Edwin Holbrook, 1850
restored & renovated by
Stephen J. Russell & Co., 2001

The Unitarian Universalist Meeting House of Provincetown is fortunate to have a fully functioning historic 1850 Edwin Holbrook organ, restored and renovated by Stephen J. Russell & Co. in 2001.

Notes and specifications from the restoration and renovation.
Two manuals and a pedal.
Wind pressure: 2 ¾”
Pitch: A=440 at 72 degrees

GREAT. 56 note compass (bottom manual).
Diapason 8′, big and bright.
Melodia 8 and stopped flute bass, a little louder and cleaner than before, otherwise very sweet for a Melodia.
Dulciana 8 tf, soft and typical, use with flute bass.
Viola 8 tf, medium strength string – gemshorn tone, use with flute bass.
Flute 4’, small-scale Rohrflute, very nice.
Principal 4′, normal scale and average volume, somewhat bright tone.
Twelfth 2 2/3′, typical, a bit brighter than before.
Fifteenth 2′, typical, perky.
Tierce 1 3/5, new addition, bright, matches twelfth for English chamber organ sesquialtera tone.

SWELL. 56 note compass (labeled “Choir” for couplers and stop names) (top manual)
Diapason 8′ tc, big and bright (same scale as Great) but more distant due to placement; use with flute bass.
Rohrflute 8’, and flute bass (1-12). A nice rohrflute for the period.
Dulciana 8, a fairly big string (for the period), a nice balance to the Great Viola.
Principal 4’, somewhat narrow scale, bright; works well with either Gt 8′.
Twelfth 2 2/3, very narrow in the bass but normal in the treble; somewhat bright, stringy voicing.
Fifteenth, same description as Twelfth.
Oboe 8′, The only reed in the organ; much better than before; re-worked by Dave Broome.
Tremulant, historic construction after Dom Bedos (a Holbrook original!); speed and depth varies with demand.

PEDAL. 27 note compass (originally 18).
Position Middle C manual over Tenor C pedal (typical older tracker). Flat, not radiating, Pedal keyboard.
Open Wood. 16 A wind hog; don’t hold double pedal with full organ and fistfuls of notes for a long time or it might run out of wind.
SubBass. 16 added Steere pipes medium volume.
Bourdon. 8 extension of Subbass by transmission of wind; low cut and slightly articulate.

Balanced Swell pedal in normal location, over E-F in pedal tenor octave.
Pedal keyboard placed in a position typical of AGO 2 manual consoles. Fairly comfortable to play. No sense of falling off the bench.
Pitch is a t A=440 at 72 degrees.

Ted Gilbert performed most of the re-voicing & regulation. The organ retains a typical early American tonal quality, though somewhat brighter than the later 19th century work we are accustomed to hearing. The key action is very comfortable for an old tracker without couplers. With Swell to Great engaged, it does take a bit of work to play. The action is the same as the original Holbrook.

Key aspects of the historically sensitive renovation in 2001:

  • Expansion of the pedal keyboard, Subbass rank from 18 to 27 pipes, and a new (flat) pedalboard (formerly had an unusual short-octave arrangement).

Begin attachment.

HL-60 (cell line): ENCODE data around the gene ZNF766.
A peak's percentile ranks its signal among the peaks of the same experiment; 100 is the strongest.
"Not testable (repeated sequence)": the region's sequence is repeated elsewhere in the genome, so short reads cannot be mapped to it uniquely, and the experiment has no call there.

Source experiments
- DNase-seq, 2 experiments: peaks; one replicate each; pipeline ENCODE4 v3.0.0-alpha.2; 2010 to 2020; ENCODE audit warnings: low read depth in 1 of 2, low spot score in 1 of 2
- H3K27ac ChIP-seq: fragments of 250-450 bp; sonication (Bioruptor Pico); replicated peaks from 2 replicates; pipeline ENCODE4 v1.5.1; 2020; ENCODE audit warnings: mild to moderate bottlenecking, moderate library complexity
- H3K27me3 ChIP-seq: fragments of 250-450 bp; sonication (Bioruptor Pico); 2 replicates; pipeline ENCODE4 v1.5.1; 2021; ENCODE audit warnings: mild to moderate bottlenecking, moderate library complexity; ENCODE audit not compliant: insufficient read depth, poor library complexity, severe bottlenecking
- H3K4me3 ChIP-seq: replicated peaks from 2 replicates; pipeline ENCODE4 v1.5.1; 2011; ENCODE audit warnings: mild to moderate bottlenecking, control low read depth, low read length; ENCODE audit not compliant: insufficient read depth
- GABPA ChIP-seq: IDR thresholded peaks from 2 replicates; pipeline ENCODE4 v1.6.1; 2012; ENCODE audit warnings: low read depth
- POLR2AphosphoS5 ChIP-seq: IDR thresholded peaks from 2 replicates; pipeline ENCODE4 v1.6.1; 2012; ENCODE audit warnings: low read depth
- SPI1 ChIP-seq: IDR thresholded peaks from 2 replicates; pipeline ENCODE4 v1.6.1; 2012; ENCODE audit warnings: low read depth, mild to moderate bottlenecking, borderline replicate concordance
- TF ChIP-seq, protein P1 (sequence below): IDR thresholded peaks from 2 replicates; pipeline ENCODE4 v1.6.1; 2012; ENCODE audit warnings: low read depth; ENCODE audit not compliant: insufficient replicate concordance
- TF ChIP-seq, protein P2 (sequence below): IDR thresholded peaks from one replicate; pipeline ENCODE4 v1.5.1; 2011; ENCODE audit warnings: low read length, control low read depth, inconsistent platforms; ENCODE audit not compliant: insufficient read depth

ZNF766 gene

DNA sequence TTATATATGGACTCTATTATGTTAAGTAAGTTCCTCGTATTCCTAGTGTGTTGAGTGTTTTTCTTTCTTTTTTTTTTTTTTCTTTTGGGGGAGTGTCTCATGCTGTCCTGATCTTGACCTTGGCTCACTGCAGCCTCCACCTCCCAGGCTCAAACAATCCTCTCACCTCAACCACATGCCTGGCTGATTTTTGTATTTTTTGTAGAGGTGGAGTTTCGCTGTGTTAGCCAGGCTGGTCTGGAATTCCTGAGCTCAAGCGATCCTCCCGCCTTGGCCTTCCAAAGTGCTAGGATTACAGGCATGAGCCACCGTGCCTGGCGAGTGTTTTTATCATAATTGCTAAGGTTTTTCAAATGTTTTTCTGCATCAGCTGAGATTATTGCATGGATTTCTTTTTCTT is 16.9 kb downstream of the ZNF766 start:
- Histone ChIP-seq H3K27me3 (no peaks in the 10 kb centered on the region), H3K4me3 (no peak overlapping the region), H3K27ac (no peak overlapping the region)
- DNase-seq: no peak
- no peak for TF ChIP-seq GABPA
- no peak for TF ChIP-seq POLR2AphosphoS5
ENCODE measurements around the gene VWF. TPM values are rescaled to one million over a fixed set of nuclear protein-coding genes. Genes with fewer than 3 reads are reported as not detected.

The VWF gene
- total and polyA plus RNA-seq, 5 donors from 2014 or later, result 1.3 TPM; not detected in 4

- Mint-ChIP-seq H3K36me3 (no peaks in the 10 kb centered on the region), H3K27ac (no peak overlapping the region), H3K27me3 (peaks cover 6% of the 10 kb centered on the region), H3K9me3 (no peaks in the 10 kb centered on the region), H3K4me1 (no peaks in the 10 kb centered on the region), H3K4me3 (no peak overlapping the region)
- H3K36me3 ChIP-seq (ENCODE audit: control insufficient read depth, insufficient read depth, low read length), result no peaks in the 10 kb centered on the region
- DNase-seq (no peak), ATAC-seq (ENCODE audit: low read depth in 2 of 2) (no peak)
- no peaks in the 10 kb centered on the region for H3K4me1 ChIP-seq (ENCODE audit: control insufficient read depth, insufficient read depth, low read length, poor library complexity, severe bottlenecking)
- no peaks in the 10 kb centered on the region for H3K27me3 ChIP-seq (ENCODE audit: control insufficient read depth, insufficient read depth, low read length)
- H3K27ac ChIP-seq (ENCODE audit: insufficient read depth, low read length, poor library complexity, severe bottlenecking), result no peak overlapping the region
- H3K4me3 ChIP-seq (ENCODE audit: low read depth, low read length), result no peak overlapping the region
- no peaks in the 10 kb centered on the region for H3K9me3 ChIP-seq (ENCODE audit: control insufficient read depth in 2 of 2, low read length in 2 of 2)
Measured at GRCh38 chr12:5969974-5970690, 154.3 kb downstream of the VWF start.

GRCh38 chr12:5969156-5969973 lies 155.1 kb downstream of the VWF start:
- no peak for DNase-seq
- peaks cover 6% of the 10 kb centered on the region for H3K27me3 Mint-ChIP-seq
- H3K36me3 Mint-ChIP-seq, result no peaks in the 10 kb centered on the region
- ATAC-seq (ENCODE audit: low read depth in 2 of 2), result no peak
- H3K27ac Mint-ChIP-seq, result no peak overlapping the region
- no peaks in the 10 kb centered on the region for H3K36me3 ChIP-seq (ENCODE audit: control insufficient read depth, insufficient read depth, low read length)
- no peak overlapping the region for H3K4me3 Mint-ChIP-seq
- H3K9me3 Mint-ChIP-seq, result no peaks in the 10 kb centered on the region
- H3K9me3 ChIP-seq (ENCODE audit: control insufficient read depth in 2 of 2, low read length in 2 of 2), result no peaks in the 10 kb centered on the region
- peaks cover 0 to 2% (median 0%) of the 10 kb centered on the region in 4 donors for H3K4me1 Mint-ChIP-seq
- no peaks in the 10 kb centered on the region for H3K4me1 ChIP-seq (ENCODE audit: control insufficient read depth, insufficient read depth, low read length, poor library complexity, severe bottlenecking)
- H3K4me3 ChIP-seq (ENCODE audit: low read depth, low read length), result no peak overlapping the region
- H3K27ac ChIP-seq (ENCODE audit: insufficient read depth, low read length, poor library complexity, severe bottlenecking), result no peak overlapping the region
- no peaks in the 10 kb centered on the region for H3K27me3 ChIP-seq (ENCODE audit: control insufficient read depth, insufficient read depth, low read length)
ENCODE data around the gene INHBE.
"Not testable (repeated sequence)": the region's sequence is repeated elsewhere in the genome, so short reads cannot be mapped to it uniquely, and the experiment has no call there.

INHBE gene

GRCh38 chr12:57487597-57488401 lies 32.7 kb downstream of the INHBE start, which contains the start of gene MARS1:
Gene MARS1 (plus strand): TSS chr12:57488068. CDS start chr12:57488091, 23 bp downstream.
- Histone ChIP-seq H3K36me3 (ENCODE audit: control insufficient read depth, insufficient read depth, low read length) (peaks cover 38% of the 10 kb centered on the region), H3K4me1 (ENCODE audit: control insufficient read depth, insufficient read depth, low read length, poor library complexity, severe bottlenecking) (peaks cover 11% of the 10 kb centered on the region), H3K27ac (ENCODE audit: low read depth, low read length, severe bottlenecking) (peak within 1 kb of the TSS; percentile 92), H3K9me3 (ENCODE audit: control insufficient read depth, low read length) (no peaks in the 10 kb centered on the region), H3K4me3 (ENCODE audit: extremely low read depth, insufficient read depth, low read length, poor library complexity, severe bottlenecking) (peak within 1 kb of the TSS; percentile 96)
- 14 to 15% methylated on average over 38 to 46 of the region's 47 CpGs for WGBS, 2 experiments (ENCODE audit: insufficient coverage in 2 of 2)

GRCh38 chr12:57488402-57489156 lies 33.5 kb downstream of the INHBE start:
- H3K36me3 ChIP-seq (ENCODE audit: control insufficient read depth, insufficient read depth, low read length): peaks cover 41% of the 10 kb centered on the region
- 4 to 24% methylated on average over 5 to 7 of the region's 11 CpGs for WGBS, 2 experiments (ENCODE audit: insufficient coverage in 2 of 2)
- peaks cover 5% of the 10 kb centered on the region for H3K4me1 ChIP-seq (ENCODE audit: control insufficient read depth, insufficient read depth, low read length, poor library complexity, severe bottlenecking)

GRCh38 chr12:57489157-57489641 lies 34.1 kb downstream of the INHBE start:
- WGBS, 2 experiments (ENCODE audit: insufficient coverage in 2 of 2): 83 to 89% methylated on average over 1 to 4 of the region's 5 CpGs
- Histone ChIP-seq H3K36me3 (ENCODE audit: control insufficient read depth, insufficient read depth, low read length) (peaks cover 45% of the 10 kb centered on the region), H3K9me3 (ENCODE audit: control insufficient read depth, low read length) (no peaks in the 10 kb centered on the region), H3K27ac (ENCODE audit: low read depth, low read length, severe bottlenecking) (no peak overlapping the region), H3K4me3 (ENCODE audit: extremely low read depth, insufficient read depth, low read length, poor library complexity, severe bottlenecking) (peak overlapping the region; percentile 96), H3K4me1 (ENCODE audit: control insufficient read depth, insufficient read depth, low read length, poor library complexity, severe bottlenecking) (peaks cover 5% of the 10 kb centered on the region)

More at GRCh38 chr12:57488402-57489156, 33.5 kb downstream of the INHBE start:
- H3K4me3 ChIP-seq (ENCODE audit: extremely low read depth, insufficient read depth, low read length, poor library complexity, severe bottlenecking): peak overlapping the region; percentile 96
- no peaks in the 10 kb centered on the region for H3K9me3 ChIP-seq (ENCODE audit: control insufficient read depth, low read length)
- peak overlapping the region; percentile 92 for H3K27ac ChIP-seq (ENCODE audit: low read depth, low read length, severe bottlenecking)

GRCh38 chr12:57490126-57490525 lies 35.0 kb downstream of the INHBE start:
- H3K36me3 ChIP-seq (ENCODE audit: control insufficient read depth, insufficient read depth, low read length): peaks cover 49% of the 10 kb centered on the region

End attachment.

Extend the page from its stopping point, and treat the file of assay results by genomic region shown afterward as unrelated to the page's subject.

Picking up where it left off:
• Expansion of seven Swell ranks from a 44- to 56-note compass.
  • Replacement of Great Keraulophon 8′ with Tierce 1 3/5′.
  • Addition of a soft Bourdon 16′ and 8′ stop in the Pedal division.
  • Complete structural refurbishing of the instrument, with extensive wood grain (structural) strategy improvement.
  • A new Zephyr blower replaced an aging and noisy Spencer unit.
  • Case was unaltered, butfacade pipes (all speaking) were repainted in typical gold paint.
  • Restoration was historically sensitive. All additions were done so as not to substantially disturb any of the original mechanism, just add to it. Two exceptions to this are modification of the Swell shade mechanism and the new pedal keyboard based on the type of keyboard used in subsequent instruments by Holbrook, Hook and Hastings, etc.
  • Re-voicing: A study of the pipe work revealed problems typical on many old trackers. Languids had sagged making for poor pipe speech. Crushed pipe mouths from improper cone tuning, etc. Pipes had evidence that pipe toes were beaten closed well past the original setting (typical of “modernizations”) to soften the organ at a time when this was a popular thing to do. The 1850s were not days when organs were apologetic and Holbrook’s approach seemed to be very much a gutsy English chamber organ. No cut-ups were altered, just proper pipe speech and voicing restored. Swell tonal egress improved considerably after the second set of shades was removed.
  • An additional Swell chest and enclosure were added and connected to the swell pedal (addition by others at the turn of the century when the organ was softened). Originally the organ had a hitch down expression pedal typical of English chamber organs.
  • Tuning collars were fitted to prevent future damage by cone tuning. A Tierce was added to replace a Keraulophone (source unknown, seemingly not original to the organ).


Great Music on Sundays @5 thanks our season advertisers and sponsors and our supporting advertisers for their generous support.